Last week, former San Francisco 49ers quarterback Colin Kaepernick made headlines when he helped get a Turkish Airlines plane to fly to Somalia to deliver food, water and assistance to the drought-stricken country.
A few days later, President Donald Trump took the time during a rally in Kentucky to address (brag about?) the fact that Colin Kaepernick still doesn’t have a job.
Yes, in the clearest display of the bigotry still plaguing the NFL, no team – in a league desperate for capable quarterbacks – has signed Kaepernick, a man who led a team to the Super Bowl just a few years ago, and, oh yeah, started a nation-wide conversation about racial injustice and police brutality last year when he took a knee during the national anthem before football games.
During a speech ostensibly about health care, in the middle of an aside about inner cities, Trump cited a Bleacher Report article by Mike Freeman that said a few teams are afraid to sign the former 49er because they fear critical tweets from Trump.
“It was reported that NFL owners don’t want to pick him up because they don’t want to get a nasty tweet from Donald Trump,” Trump told the crowd, who cheered boisterously once they caught up to his train of thought. “Do you believe that? I just saw that. I just saw that.”
Every single thing about this is ridiculous. The President should not be boasting about keeping any American out of a job; the President’s volatile tweetstorms shouldn’t be keeping people up at night; and NFL owners certainly shouldn’t let the fear of a tweet keep them from making a football decision.
But the most ridiculous, depressing part of this story? The fact that there’s truth to it. Even if only a minority of owners are directly afraid of Trump’s twitter wrath, Trumpism — the movement fueled by racism and xenophobia and nationalism — is what’s keeping Kaepernick out of a job right now.
— Malcolm Jenkins (@MalcolmJenkins) March 21, 2017
Sure, it’s tempting to say that Kaepernick isn’t getting any interest from teams because he just isn’t that good of a quarterback right now.
But that simply isn’t an argument supported by stats or tape. He hasn’t won many games over the past two years, but he’s been surrounded by terrible talent, and dealing with injuries. Former NFL player and current SB Nation analyst Stephen White, who has studied Kaepernick’s game extensively, said it was simply “a lie” that Kaepernick isn’t good enough to be an NFL quarterback anymore. Mike Tanier from Bleacher Report said on Twitter that while some of Kaepernick’s raw statistics are “misleading,” claims that Kaepernick “remains unemployed merely for ‘football reasons’ is, frankly, fingers-in-ears, head-in-sand embarrassing.”
Plus, it’s not like the bar is that high for the position in today’s market. NFL teams are lapping up awful quarterbacks this offseason. Brian Hoyer, Mike Glennon, Josh McCown, and Geno Smith — all less accomplished than Kaepernick — have already been signed.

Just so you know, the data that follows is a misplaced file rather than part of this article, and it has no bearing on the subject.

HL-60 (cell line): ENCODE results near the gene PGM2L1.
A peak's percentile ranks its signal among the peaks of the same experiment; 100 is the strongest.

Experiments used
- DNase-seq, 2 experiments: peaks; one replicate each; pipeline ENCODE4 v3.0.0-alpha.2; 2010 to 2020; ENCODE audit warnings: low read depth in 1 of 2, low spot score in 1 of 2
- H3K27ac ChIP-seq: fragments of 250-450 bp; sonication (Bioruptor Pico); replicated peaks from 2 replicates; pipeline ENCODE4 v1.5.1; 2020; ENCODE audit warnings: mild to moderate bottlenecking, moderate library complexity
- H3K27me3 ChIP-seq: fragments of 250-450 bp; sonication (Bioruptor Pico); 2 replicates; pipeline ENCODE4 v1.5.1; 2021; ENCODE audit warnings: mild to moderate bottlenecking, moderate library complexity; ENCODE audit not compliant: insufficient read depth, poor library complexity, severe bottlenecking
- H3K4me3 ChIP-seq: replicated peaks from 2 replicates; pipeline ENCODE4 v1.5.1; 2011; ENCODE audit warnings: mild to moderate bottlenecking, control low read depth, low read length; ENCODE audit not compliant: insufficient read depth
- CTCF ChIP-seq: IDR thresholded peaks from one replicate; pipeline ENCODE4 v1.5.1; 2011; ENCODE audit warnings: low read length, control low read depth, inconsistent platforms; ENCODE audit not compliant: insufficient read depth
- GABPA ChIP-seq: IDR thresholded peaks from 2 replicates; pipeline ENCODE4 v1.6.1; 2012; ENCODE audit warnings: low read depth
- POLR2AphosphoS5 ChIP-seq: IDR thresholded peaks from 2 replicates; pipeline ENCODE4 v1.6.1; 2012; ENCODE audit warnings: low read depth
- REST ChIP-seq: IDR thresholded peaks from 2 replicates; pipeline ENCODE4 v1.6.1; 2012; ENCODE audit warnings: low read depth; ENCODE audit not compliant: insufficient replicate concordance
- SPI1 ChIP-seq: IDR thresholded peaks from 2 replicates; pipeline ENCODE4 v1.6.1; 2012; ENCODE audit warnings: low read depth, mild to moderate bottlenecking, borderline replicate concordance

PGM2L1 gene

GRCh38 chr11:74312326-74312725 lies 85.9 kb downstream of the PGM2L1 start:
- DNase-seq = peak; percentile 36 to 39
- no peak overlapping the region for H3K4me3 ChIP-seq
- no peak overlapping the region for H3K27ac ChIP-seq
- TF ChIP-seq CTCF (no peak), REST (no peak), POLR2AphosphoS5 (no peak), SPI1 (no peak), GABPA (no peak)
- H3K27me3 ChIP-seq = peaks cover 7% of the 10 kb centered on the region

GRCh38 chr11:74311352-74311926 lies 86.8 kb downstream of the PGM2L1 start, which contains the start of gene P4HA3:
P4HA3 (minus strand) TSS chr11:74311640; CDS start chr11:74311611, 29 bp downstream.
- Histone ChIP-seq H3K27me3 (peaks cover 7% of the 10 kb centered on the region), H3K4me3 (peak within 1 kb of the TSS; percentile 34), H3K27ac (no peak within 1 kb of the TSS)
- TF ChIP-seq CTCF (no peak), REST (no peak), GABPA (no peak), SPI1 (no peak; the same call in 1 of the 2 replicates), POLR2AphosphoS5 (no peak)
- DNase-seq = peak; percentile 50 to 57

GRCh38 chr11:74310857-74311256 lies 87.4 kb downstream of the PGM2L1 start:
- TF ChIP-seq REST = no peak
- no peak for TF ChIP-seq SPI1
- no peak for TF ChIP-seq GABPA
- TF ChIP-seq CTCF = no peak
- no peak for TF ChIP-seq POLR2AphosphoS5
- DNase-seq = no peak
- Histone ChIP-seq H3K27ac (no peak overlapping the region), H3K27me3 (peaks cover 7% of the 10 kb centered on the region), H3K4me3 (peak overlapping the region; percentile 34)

To quote Spike Lee, this is all “mad fishy.”
"He honestly is the most dynamic QB of all these guys who are free."
— NFL Total Access (@NFLTotalAccess) March 21, 2017
One executive told Freeman that Kaepernick is “an embarrassment to football,” and Freeman said that “interest in Kaepernick is slim, and that’s putting it kindly.”
It’s hard to rationalize comments like that as anything other than blatant prejudice. After all, Kaepernick has already said that he won’t kneel during the anthem this season, so the threat of that “distraction” doesn’t exist. Plus, Kaepernick is using his voice, his platform, and his money to actually make a difference. That’s something that the NFL should be championing, not condemning.
Kaepernick’s movement was about much more than taking a knee. He pledged to donate all of his money from jersey sales and $1 million of his own money — $100,000 a month for 10 months — to organizations that assist oppressed communities. He has kept his word, and you can track his donations on his website. This week, he donated $50,000 to Meals on Wheels, a program that Trump wants to cut. (This angered Sarah Palin, who called the move a “political stunt.”)
No, he won't. In the NFL you can re-package an abuser, a drunk driver and a multitude of sins. But an "anti-American?" Nope. https://t.co/yZlsQN9DZx
— Jemele Hill (@jemelehill) March 22, 2017
But, at the end of the day, this comes down to politics. This is a league that has no African American owners, despite the fact that 70 percent of the league is black. It’s a league that is heavily tied to conservative politics — New York Jets owner Woody Johnson was appointed U.K. ambassador by Trump; New England Patriots owner Bob Kraft and head coach Bill Belichick count Trump among their dearest friends; and Denver Broncos general manager John Elway attended Trump’s inauguration and just this week wrote a letter of recommendation for Trump’s SCOTUS nominee Neil Gorsuch.
In other words, it’s a league where the threat of an angry Trump tweet would be a true deterrent.
Kaepernick is not just a black quarterback in a league that has historically discouraged such a combination from existing; he’s a black quarterback who is unabashedly embracing his blackness and speaking out against injustices to his community. He is a black quarterback who refuses to shut up and merely play the game. He is the NFL’s worst nightmare.
On Wednesday, the Love Army for Somalia fundraiser that Kaepernick has been promoting passed $2 million in donations, which will all go directly to food, water, and aid to the Somalian people. Kaepernick donated $50,000 of his own money to the cause. Later that day, the Chicago Bears announced they are meeting with perennial backup quarterback Mark Sanchez later in the week.